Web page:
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Lee S Rosen – Bees Family Life

Lee S. Rosen – Bees  Family Life

Most bees are solitary and don’t form hives. Each female builds her nest in holes found in dead wood, tree hollows, snail shells, or crumbling walls. Some build nests on rocks or shrubby plants, using mud, chewed leaves, and animal hairs. Eggs are laid on pollen balls in the nest. Parasitic bees lay eggs in the nests of other bee species. Their larvae eat the pollen and honey intended for the host’s larvae! 

Lee S. Rosen Miami – Solitary bees hardly ever sting. In fact, male bees don’t even have stingers, and the females’ are not long enough to penetrate your skin. Solitary bees don’t have “back-up” like honeybees, nor a hive to defend, making them even less likely to sting. Instead of producing honey, they make a food called “beebread” by mixing pollen and nectar. Females fill their pollen baskets and carry the pollen back to the nest to make batches of beebread for their offspring.

Lee S. Rosen Miami – Honeybees and bumblebees are social. They live in colonies consisting of a fertile queen, sterile female workers, and males called “drones.” These social bees are the only bees to produce and store honey.

Honeybees, bumblebees, and a few native bees live in colonies or hives. The bees all work together for the good of the hive. No honeybee or bumblebee can survive for long on its own. Each has a job to do:

The Queen: From her title, it may sound like the queen is in charge, but she really has little power in the hive. Her only job is to lay eggs—up to 2,000 per day for 2 to 5 years! The worker bees control how many eggs she lays by the amount of food they feed her.

The Workers: Most of the other bees in the hive are females, too. They are called “workers,” and with good reason! They build the honeycomb, care for the larvae, clean the hive, feed the queen, and collect the food. There are thousands of workers in a colony, sometimes up to 60,000 bees! Their jobs change as they age.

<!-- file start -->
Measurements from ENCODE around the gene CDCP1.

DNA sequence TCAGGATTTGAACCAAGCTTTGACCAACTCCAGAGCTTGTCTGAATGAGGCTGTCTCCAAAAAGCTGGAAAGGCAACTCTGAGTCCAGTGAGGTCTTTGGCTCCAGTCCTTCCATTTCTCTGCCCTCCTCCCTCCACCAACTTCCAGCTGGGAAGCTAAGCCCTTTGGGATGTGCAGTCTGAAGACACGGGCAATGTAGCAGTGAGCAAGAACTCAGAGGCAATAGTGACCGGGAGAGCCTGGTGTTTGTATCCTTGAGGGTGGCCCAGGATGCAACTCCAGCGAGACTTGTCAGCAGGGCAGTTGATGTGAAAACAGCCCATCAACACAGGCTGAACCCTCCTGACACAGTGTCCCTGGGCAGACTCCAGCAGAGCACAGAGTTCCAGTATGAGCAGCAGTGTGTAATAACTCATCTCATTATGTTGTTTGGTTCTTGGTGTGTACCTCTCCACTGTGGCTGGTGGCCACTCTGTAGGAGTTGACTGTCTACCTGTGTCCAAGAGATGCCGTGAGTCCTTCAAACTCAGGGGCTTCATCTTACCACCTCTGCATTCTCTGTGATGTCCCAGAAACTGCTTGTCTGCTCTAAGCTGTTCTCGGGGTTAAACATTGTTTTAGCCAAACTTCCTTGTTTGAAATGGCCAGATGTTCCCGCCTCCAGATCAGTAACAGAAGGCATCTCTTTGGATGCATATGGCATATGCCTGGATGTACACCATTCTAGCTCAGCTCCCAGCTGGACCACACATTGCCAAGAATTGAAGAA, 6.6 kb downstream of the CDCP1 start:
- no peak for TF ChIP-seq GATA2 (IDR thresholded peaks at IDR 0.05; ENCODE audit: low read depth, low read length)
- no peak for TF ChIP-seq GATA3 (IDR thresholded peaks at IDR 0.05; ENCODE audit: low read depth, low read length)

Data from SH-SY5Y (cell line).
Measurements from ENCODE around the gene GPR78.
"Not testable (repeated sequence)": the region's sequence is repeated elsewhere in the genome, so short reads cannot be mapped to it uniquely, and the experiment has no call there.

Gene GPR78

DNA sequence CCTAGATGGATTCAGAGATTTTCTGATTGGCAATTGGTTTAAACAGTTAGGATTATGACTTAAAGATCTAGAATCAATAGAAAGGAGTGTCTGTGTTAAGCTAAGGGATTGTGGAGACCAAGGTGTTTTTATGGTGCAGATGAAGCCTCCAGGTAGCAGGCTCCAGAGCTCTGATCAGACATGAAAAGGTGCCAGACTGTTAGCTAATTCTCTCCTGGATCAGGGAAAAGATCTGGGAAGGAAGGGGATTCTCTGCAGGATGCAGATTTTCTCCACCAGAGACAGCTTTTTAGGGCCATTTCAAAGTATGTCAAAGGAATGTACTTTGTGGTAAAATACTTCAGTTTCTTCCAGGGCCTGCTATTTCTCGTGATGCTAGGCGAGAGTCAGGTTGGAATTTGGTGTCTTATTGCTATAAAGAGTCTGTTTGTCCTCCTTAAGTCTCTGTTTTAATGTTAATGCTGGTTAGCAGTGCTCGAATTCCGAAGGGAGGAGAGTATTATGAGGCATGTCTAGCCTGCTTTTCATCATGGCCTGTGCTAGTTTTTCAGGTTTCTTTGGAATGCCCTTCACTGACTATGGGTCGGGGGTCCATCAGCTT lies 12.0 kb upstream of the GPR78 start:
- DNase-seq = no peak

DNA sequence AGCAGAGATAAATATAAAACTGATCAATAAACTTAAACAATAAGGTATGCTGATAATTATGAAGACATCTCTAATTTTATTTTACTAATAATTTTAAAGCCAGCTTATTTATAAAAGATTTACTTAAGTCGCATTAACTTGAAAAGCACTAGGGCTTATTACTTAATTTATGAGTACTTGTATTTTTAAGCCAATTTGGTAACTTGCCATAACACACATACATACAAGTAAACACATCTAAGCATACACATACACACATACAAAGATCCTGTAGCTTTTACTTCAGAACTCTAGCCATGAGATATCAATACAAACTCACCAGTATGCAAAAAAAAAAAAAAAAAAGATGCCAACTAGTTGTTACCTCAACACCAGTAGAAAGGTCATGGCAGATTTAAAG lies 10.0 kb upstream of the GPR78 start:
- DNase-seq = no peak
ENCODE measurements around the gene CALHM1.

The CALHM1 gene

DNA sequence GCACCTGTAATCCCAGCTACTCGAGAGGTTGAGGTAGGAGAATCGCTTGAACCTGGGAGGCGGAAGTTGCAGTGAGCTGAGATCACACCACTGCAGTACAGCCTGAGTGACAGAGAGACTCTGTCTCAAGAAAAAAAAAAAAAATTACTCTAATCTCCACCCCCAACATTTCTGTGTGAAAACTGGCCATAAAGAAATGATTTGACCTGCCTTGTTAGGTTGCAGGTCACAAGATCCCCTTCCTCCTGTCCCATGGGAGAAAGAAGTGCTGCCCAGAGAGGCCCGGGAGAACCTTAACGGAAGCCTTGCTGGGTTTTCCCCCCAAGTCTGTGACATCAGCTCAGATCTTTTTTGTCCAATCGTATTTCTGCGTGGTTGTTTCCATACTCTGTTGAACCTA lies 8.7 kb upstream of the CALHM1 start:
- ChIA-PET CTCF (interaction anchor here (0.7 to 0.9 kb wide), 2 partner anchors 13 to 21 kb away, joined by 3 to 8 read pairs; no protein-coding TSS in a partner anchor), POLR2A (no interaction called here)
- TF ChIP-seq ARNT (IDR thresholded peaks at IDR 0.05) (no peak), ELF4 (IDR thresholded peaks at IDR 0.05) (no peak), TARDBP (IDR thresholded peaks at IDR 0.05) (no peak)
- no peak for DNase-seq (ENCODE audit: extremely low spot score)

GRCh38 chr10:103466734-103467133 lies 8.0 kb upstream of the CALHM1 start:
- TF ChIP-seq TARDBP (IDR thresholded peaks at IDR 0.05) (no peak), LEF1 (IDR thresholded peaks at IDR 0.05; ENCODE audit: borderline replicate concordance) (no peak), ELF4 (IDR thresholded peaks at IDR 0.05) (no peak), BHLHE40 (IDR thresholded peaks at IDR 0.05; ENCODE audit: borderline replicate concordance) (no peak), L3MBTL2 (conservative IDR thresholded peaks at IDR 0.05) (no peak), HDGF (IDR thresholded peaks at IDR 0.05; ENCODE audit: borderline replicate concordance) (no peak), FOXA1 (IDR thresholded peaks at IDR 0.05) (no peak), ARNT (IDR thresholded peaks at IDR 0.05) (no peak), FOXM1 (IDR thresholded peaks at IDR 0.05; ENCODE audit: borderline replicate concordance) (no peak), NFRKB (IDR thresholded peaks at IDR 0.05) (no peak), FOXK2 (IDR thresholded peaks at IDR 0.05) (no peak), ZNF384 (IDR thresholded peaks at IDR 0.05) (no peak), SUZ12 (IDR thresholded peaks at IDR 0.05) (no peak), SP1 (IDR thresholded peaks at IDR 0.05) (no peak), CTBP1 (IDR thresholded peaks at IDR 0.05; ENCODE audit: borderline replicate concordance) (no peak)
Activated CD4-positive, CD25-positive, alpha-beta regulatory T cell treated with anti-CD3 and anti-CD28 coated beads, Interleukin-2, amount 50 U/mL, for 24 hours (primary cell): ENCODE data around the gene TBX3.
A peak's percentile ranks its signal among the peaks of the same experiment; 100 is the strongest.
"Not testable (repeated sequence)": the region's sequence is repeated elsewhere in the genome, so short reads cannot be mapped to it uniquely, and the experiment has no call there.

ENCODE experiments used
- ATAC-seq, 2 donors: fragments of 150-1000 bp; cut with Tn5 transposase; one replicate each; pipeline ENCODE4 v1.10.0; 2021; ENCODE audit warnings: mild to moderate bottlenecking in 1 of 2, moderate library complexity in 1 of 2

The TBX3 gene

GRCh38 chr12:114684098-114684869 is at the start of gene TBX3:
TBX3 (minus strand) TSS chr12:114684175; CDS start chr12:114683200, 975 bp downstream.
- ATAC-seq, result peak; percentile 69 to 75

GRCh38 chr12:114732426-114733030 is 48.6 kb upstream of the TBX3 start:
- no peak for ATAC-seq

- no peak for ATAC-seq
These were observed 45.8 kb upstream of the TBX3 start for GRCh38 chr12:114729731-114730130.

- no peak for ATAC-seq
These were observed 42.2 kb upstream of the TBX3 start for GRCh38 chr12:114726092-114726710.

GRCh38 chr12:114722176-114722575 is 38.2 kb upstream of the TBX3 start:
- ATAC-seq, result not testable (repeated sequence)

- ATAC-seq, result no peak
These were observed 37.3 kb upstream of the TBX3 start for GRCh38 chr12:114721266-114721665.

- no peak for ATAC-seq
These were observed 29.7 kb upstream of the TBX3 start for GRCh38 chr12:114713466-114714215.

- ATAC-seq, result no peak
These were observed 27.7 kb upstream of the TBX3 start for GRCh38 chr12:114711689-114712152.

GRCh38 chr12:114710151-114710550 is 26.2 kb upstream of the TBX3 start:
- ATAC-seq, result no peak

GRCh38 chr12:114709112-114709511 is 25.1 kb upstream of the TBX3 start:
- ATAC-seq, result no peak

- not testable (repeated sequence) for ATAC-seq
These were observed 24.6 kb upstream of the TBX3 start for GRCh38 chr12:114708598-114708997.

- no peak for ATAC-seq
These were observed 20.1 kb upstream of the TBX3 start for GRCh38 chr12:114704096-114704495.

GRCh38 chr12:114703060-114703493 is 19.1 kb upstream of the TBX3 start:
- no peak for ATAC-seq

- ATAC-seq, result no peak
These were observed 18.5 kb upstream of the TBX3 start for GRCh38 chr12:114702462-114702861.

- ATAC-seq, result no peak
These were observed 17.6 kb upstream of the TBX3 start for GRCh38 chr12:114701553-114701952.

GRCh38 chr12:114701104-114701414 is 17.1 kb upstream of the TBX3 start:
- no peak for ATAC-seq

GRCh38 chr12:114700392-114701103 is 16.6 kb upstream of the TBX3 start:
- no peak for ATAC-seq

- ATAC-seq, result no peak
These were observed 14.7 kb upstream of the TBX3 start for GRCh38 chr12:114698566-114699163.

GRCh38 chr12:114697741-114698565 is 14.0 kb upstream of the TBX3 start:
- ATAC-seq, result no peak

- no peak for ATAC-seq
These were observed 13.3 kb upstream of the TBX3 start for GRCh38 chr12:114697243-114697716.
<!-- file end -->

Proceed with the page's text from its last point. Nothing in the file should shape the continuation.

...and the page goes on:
Lee S. Rosen – A newly hatched bee works as a cleaner for her first three days. Then the young bee acts as a nurse, feeding the larvae and queen. At about day 10, as her wax glands mature, she becomes a builder, constructing the honeycombs. From about day 16 to 20, she receives the pollen and nectar brought to the hive by the older bees and places them in the comb. For the next few days she guards the hive. Near the end of her life she becomes a food collector. She flies back and forth during her remaining weeks to get as much nectar and pollen as she can for the hive.

The Drones: These are the few males that hatch in the hive. They spend their first days after hatching being fed by their sisters before flying off to look for a queen. Drones have huge eyes to help them find a queen. Only the fastest drones catch the queens and have a chance at breeding. Once a drone catches a queen and successfully mates, he dies.

“Talking” Bees: Stingless bees tell other workers in the colony about a new food source by marking a scent trail between it and the nest. Honeybees share this information by “dancing.” The bee that has found the new patch of flowers takes a pollen sample back to the colony, where she shakes and wiggles her tail, spreading the flower scent to the others. Some scientists believe the way she moves tells the others what direction the food is in. Others believe that she’s just shaking off the scent so the other bees know which scent to search for. Either way, the bee gets her message across, and soon other bees are hot on the trail of tasty nectar.

Inside a hive hang sheets of honeycomb made by the bees to protect their larvae and store their collection of pollen and honey. The honeycomb is made from beeswax secreted by glands on the worker bees’ abdomens. The workers chew the wax and mold it into 6-sided honeycomb cells that together form a sheet of honeycomb from 2 to 4 feet (0.6 to 1.2 meters) long. An empty honeycomb weighs just a few ounces (grams), but when full of honey it can weigh many pounds (kilograms).

Killer bees: There’s been a lot of hype about so-called killer bees, starting with that scary name. The correct name is Africanized honeybee (AHB). In 1956, African honeybees were brought to Brazil and cross-bred with local honeybees to create hybrid bees to increase honey production. Unfortunately, these new hybrids turned out to be very aggressive. This was not a desirable situation for the beekeepers! Several AHB queens escaped from Brazil, and AHBs have gradually spread northward through South America, Central America, eastern Mexico, and now the United States. 

AHBs look exactly like regular honeybees, but they act a bit differently; they are more fierce and quick at defending their hives. These bees chase their enemies for longer distances, and they tend to gang up, stinging in large numbers. When a person is stung many times, that could be dangerous. But a single sting from one AHB is no more dangerous than any other bee sting.